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Thousands came to the 2010 Kosherfest this week looking for the latest in kosher products. JOSH LIPOWSKY

Thousands of restaurateurs, food vendors, and distributors, all looking for the next big thing in kosher food, gathered at The Meadowlands Expo Center in Secaucus earlier this week for the annual Kosherfest expo.

No longer is the kosher consumer satisfied with the traditional Ashkenazi meat and potatoes, said kosher industry insider and Lubicom CEO Menachem Lubinsky during an address shortly before the expo opened on Tuesday. Now, he said, the average kosher consumer is younger and wants whatever can be made kosher to be made kosher.

“This … is a change not only in demographics, but also in the character [of the kosher consumer],” he said. “Forty years ago it was the candles, the matzoh, and the grape juice. Today – gourmet cheese, sushi…. Chicken is not chicken anymore. Everything is variety.”

Lubicom of Brooklyn, N.Y., and Diversified Business Communications of Portland, Maine, organized the two-day expo, which attracted more than 6,000 people – up 600 from last year’s expo – visiting 340 exhibitors, 40 more than last year.

According to Lubicom, there are 125,000 kosher products in the U.S. market, with 3,400 products certified just in 2009. Of 30,000 supermarkets across the country, 18,000 have kosher sections, and there are, on average, 19,000 kosher products in U.S. supermarkets. Kosher food is an almost $14 billion industry, according to Lubicom.

It wasn’t always like this.

Through the past 100 years, kosher food has rocketed from obscurity into the mainstream, said cookbook author and food historian Rabbi Gil Marks, who gave a presentation later Tuesday on “The History of Jewish Food.”

“The Jews’ role in culinary history is not in innovation,” he said, “but in transportation and transmission.”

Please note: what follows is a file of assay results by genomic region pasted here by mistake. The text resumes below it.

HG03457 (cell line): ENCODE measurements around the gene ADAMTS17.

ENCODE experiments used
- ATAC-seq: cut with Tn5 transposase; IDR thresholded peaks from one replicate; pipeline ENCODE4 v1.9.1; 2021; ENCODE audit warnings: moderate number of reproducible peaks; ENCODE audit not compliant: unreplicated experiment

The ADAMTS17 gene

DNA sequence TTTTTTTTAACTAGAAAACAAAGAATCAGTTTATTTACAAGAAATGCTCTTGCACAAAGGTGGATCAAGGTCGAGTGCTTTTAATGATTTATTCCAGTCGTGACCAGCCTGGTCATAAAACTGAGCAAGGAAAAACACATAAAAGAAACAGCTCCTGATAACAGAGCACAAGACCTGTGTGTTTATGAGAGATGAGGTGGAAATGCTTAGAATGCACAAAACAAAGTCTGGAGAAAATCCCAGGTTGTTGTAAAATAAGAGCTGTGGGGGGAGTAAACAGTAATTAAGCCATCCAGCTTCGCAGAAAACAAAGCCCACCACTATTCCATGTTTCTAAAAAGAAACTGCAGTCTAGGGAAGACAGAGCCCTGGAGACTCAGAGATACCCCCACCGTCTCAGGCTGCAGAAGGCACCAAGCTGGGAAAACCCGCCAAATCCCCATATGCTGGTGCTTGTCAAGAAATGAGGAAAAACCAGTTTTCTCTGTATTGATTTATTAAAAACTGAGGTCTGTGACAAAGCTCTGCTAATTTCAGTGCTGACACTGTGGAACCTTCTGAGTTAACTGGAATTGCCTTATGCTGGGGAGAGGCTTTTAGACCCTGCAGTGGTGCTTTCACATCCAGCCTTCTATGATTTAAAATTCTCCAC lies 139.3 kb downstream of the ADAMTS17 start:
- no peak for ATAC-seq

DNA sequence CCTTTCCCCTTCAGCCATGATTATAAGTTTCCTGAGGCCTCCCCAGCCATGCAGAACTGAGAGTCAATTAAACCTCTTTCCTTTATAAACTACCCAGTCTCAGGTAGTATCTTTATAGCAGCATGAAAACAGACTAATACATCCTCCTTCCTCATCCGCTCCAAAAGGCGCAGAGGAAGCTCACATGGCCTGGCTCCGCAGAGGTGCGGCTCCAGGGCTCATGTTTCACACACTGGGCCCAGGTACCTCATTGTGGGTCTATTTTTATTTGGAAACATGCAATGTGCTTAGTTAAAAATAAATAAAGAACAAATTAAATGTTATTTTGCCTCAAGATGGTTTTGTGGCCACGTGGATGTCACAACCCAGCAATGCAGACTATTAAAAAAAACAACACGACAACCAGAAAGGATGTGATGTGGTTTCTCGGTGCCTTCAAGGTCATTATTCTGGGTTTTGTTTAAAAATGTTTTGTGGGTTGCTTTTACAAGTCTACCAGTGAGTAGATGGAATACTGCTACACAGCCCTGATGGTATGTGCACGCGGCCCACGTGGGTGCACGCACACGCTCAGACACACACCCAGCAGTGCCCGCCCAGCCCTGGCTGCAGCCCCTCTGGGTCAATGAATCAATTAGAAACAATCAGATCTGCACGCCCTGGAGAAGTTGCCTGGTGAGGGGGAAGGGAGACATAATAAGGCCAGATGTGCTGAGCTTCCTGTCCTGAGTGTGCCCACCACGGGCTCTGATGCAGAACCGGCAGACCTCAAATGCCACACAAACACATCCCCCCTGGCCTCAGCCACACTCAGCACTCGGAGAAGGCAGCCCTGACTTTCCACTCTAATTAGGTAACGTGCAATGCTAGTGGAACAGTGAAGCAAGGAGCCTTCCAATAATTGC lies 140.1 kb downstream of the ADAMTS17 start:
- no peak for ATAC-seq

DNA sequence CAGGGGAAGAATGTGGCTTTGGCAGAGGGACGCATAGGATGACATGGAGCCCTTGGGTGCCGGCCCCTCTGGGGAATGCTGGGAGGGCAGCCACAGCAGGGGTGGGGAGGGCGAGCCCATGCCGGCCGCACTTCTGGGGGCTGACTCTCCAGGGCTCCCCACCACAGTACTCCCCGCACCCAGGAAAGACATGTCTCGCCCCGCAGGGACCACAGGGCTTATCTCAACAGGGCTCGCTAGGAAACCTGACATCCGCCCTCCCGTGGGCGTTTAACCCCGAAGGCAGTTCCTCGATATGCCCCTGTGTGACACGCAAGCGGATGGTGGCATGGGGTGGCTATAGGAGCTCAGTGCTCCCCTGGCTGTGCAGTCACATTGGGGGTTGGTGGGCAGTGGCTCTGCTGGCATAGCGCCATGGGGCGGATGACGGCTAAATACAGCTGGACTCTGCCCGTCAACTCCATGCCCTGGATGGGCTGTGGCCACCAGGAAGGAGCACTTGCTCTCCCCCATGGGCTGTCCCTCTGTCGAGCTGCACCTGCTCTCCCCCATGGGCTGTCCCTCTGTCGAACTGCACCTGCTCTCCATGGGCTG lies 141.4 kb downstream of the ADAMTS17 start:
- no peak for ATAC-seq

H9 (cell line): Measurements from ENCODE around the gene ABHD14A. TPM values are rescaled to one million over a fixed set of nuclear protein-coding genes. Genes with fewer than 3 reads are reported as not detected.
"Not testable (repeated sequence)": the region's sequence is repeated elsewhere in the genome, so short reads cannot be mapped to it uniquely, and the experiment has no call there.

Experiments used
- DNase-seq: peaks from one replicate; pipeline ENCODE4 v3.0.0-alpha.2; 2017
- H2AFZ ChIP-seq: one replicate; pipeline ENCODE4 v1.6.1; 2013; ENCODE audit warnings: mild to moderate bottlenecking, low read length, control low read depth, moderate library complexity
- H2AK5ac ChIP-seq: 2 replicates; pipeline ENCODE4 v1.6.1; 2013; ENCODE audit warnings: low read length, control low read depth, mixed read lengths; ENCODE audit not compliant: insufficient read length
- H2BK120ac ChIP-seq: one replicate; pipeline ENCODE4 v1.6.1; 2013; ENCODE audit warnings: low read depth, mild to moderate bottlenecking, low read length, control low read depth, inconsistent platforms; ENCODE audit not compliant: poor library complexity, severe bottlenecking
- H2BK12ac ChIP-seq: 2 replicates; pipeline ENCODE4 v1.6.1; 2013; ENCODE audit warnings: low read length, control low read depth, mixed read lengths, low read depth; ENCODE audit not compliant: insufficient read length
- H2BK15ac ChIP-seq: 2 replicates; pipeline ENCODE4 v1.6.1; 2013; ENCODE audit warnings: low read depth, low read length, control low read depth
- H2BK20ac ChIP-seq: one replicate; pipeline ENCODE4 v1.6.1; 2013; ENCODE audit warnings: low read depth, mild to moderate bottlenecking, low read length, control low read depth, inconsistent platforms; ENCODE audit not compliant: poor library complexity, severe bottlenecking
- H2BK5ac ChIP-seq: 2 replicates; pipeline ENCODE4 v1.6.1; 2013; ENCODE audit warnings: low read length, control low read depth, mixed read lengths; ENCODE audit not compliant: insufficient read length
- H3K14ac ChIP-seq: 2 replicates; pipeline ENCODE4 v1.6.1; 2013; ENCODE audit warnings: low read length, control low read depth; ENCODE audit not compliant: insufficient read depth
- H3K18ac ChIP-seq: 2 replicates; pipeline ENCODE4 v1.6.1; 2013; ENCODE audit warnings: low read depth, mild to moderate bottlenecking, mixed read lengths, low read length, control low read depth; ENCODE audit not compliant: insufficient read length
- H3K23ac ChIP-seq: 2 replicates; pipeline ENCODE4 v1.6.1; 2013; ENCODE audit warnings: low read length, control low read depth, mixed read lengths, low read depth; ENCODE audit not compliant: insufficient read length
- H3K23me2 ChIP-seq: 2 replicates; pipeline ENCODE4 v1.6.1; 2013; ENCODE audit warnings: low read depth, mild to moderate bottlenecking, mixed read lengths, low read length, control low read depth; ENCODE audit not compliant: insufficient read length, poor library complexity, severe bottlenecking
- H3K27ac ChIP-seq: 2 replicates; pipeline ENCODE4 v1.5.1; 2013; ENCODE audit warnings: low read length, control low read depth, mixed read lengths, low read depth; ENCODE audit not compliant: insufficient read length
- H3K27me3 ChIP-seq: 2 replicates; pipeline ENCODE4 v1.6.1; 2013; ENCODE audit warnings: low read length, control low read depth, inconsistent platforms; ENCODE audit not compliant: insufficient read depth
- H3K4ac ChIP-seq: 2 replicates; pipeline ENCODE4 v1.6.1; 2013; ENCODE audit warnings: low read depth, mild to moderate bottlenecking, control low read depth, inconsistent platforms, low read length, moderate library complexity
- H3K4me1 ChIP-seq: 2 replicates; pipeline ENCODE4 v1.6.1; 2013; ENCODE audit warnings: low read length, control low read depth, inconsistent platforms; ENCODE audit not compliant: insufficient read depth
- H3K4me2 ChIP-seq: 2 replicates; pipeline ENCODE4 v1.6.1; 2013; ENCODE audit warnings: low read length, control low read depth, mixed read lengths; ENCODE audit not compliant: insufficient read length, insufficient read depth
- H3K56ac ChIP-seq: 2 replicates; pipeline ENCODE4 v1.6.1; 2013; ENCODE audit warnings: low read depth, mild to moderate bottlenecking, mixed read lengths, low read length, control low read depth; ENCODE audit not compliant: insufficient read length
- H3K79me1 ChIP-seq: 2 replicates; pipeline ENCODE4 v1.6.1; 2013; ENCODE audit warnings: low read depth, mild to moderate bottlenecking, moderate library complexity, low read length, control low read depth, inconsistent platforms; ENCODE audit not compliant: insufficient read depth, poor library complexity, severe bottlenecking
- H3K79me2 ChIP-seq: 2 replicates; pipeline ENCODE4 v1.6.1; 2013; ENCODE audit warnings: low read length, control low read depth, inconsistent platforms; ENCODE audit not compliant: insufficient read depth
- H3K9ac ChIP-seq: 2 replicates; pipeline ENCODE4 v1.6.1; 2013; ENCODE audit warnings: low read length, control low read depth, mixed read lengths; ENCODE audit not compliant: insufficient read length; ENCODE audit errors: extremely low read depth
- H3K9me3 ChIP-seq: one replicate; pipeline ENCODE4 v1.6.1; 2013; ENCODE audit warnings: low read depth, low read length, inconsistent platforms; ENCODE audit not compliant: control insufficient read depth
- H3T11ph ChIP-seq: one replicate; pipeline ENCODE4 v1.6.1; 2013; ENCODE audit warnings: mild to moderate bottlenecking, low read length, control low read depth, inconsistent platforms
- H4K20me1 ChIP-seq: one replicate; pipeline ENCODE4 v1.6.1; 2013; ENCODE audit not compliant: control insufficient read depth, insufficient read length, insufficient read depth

The H.J. Heinz Co. was the first to produce a product in America with a now almost-ubiquitous kosher symbol. Wanting to market his new baked beans to the growing Jewish population, Heinz met in 1925 with Joseph Jacobs, founder of Joseph Jacobs Advertising, and members of the Union for Orthodox Jewish Congregations. The result was the now-famous OU symbol, which first appeared on Heinz baked beans.

When Entenmann’s put its entire line under kosher supervision in the early 1980s, other companies took note – the company’s products received better placement in grocery stores. This, Marks said, spurred more companies to seek out kosher certification; today, many finance certification under their advertising budgets.

“There’s been an amazing transformation in just over a century of this obscure Jewish ritual becoming a necessity in the American market,” Marks said.

Established companies like Osem, Manischewitz, and Kedem were all at Kosherfest showing off new products, but the expo attracted smaller companies as well. This was the third Kosherfest for Joe Peikes, vice president of the Paterson-based Geshmak, which makes pickles and salads.

“We’re a young company and looking for good exposure and more relationships,” he said. “Every year I’ve been here I’ve picked up a major account.”

The show was also an opportunity for companies looking to break into the multi-billion-dollar U.S. kosher market. Michel Bitton’s kosher pre-made crepes appear in markets across Europe, distributed to grocery chains and marketed under their generic brands. He brought his Belgian Crepes from Brussels to Kosherfest for the first time, to try to find a stateside distributor. “We’re here to test the market,” he said. “We have some good response, positive feedback from people.”

Mister Chopstick Express was another company looking to pick up a distributor at the expo. The less-than-two-year-old company from Miami makes frozen Chinese-style meat dinners, which are at present available only in Miami markets.

“I don’t think there’s another opportunity like this anywhere in the country,” Zev B. Roth, the company’s marketing director, said of Kosherfest.